The new (perturbed) priority vector w* is 0.4126, 0.3275, 0.2599, with CR = 0.05 (95% of consistency), which according to the theory is the maximum acceptable CR for a 3 × 3 comparison matrix.

The critic claims that the AC bars comparison has a 100% of difference (100% of error), which is not an acceptable/tolerable error (easy to see even at naked eye).

Also, the global error in the priority vectors is 15.85%, calculated with the common formula: e = abs(uv)/v, for each coordinate and then take the average of the coordinates.

But, Saaty’s consistency index says that (CR = 95%), which is tolerable for a 3 × 3 comparison matrix. Hence, the critic claims that Saaty’s consistency index is wrong.

7.2.2. The response

The already described problem has at least two big misunderstanding issues:


  • The CR (the Saaty’s index of consistency) comes from the eigenvalue-eigenvector problem, so it is a systemic approach (does not care in a particular comparison) [4, 5].


  • The possible error should be measured by its final result (the resulting metric), not in the prior or middle steps.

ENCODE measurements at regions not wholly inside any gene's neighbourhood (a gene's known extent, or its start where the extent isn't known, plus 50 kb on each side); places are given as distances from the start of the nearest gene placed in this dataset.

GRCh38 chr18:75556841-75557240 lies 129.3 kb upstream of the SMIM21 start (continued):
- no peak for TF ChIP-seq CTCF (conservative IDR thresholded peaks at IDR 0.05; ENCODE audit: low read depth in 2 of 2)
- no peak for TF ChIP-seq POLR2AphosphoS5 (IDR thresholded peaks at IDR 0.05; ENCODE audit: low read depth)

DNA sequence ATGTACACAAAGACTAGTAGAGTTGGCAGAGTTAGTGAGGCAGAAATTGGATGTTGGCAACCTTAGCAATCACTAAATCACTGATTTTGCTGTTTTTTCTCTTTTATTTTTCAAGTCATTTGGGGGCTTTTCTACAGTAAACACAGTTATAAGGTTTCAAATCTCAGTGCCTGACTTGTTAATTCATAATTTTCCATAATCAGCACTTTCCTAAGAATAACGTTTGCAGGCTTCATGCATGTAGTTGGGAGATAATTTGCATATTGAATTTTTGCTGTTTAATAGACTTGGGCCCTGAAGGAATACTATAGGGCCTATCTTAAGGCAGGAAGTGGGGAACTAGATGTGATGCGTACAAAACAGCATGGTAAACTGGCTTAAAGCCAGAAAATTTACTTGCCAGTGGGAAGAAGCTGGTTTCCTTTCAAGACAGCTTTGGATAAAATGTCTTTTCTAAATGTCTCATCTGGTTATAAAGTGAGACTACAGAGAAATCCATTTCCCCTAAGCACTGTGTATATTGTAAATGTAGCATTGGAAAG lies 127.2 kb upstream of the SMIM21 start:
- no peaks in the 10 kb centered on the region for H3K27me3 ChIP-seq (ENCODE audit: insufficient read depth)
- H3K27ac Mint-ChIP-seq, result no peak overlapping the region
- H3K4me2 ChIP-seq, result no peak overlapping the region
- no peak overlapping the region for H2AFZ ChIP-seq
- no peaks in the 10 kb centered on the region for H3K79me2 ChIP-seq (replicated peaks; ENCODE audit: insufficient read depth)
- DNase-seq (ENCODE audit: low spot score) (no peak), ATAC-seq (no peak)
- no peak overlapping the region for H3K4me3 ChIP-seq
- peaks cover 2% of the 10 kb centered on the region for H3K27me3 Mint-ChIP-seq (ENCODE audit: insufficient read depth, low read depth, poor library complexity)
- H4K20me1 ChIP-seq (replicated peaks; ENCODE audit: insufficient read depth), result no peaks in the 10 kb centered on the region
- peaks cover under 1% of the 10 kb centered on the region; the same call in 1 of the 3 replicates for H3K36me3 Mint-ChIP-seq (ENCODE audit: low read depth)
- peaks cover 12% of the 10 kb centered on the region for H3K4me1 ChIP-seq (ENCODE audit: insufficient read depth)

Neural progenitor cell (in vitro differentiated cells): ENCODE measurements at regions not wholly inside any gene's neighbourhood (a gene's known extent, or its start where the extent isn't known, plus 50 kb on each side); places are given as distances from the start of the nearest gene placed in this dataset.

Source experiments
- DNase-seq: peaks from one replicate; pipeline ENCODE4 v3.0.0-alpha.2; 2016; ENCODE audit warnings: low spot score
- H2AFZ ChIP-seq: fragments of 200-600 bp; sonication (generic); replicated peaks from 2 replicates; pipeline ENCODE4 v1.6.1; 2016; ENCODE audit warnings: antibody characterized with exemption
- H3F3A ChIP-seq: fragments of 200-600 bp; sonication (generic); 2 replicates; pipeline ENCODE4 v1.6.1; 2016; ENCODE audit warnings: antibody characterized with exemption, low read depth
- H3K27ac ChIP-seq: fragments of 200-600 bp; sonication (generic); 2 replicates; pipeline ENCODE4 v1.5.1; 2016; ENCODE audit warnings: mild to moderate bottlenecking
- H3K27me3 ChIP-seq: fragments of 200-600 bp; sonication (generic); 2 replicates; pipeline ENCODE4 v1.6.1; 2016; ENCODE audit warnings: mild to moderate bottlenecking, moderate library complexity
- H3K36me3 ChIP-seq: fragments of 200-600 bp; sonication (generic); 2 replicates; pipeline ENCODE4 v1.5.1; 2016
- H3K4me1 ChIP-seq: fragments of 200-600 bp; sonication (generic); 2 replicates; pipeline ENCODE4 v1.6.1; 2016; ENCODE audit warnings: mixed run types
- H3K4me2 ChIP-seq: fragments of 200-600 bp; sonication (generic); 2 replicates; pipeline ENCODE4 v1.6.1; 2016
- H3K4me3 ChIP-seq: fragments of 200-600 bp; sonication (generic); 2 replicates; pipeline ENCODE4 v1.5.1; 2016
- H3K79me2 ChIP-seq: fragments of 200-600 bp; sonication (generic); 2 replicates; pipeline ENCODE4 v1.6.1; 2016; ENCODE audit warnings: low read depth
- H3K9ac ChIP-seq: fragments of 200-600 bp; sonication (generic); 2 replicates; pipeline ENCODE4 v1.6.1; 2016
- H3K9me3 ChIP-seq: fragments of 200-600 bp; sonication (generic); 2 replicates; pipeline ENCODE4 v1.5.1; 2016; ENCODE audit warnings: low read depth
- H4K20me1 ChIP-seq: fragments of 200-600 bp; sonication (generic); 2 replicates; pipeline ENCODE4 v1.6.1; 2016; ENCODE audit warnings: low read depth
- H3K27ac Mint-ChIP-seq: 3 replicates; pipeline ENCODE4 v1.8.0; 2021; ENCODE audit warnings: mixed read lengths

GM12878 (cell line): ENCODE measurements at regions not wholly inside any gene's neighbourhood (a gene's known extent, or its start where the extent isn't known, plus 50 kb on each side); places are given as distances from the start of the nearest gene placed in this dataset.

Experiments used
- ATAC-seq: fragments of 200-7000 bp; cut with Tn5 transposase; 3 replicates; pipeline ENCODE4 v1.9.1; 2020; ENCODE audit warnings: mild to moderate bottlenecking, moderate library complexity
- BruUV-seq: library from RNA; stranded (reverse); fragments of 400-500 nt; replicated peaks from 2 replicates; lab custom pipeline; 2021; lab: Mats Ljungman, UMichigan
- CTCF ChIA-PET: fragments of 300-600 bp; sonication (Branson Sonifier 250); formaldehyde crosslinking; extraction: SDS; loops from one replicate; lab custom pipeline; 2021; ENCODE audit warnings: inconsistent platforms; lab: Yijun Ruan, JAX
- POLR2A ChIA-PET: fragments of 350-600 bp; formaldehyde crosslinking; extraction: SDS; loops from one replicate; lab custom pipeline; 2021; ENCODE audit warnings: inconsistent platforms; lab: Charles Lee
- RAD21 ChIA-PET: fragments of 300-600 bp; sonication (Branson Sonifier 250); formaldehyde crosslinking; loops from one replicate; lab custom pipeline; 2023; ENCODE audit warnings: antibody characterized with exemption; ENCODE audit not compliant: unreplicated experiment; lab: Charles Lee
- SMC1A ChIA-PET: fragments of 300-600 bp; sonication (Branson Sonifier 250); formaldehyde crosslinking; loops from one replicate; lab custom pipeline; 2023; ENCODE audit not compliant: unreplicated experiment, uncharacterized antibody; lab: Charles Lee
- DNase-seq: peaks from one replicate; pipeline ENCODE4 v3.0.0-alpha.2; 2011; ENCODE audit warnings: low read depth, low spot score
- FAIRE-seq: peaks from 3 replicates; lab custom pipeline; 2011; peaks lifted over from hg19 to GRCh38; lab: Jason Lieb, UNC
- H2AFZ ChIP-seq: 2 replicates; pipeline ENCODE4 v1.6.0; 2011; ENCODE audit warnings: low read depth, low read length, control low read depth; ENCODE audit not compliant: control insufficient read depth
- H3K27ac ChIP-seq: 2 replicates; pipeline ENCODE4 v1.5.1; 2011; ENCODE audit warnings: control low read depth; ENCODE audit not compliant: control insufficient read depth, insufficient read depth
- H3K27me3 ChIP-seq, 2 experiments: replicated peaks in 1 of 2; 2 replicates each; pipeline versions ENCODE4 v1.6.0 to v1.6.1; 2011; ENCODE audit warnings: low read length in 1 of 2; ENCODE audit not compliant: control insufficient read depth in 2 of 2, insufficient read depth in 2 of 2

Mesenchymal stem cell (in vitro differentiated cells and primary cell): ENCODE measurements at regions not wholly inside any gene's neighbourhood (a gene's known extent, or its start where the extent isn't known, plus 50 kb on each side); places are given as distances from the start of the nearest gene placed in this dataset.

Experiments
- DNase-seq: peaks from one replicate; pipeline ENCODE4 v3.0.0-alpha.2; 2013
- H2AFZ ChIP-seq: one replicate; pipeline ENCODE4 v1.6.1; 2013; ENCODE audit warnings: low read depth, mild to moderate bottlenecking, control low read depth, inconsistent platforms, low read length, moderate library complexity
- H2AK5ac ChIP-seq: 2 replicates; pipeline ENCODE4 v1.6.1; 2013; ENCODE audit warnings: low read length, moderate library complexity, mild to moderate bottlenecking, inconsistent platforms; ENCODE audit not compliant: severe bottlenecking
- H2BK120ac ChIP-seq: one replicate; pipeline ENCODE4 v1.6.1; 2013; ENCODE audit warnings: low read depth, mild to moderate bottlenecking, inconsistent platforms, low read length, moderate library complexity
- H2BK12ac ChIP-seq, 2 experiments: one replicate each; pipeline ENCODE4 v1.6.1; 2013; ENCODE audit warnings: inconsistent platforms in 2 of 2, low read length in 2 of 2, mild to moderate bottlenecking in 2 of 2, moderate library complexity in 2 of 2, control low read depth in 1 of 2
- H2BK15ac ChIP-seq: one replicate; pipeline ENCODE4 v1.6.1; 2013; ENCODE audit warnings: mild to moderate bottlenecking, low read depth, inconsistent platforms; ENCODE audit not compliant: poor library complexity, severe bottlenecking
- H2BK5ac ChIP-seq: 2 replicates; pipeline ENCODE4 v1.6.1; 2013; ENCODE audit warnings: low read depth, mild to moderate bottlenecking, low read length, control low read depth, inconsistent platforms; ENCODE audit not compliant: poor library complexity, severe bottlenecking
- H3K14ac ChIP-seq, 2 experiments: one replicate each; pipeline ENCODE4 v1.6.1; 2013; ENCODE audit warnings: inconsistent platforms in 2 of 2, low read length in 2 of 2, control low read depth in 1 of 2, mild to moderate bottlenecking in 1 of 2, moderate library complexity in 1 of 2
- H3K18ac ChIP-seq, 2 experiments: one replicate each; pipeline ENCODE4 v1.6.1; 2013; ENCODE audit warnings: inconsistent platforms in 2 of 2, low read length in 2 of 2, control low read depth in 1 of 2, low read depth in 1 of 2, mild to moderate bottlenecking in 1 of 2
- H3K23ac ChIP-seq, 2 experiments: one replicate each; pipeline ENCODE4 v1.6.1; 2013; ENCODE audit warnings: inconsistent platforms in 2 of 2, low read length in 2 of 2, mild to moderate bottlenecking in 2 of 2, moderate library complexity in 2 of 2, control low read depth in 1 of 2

7.2.3. The explanation

The first misunderstanding is explained by itself.

For the second one, before any calculation, we need to understand what kind of numbers are we dealing with (in what environment we are working), because it is not the same to be close to a big priority than to a small one. This is a weighted environment and the measure of the closeness (proximity) has to consider this situation.

We must work in the order topology domain to correctly measure the proximity (closeness) on this environment. To do this correctly, two aspects of the information must to be considered: the intensity (the weight or priority) and the degree of deviation between the priority vectors (the projection between the vectors). The index that takes good care of these two factors simultaneously is the compatibility index G.

Summarizing, the vectors of correct and perturbed metric are:

Correct metric (priority vector): 0.3333 0.3333 0.3333
Perturbed or approximated metric (priority vector): 0.4126 0.3275 0.2599

The basic question here is how close is the approximated metric to the correct metric?

Evaluating G(correct – perturbed), the G value obtained is 85.72%, which in numerical terms represents almost compatible metrics (high compatibility).

As explained at the end of point 5, G = 90% is a threshold to consider two priority vectors as compatible vectors. Also, G = 85% is an acceptable lower limit value (high compatibility).

Hence, the two metrics are relatively close (close enough considering that they are not physical measures).

Of course, better consistency can be achieved.

The question is do we really obtain a better result when being totally consistent?

And the answer is: probably no. Because, in real problems we never have the “real” answer (the true metric to contrast). Experience shows that pursuing consistent metrics per se may provide less sustained results.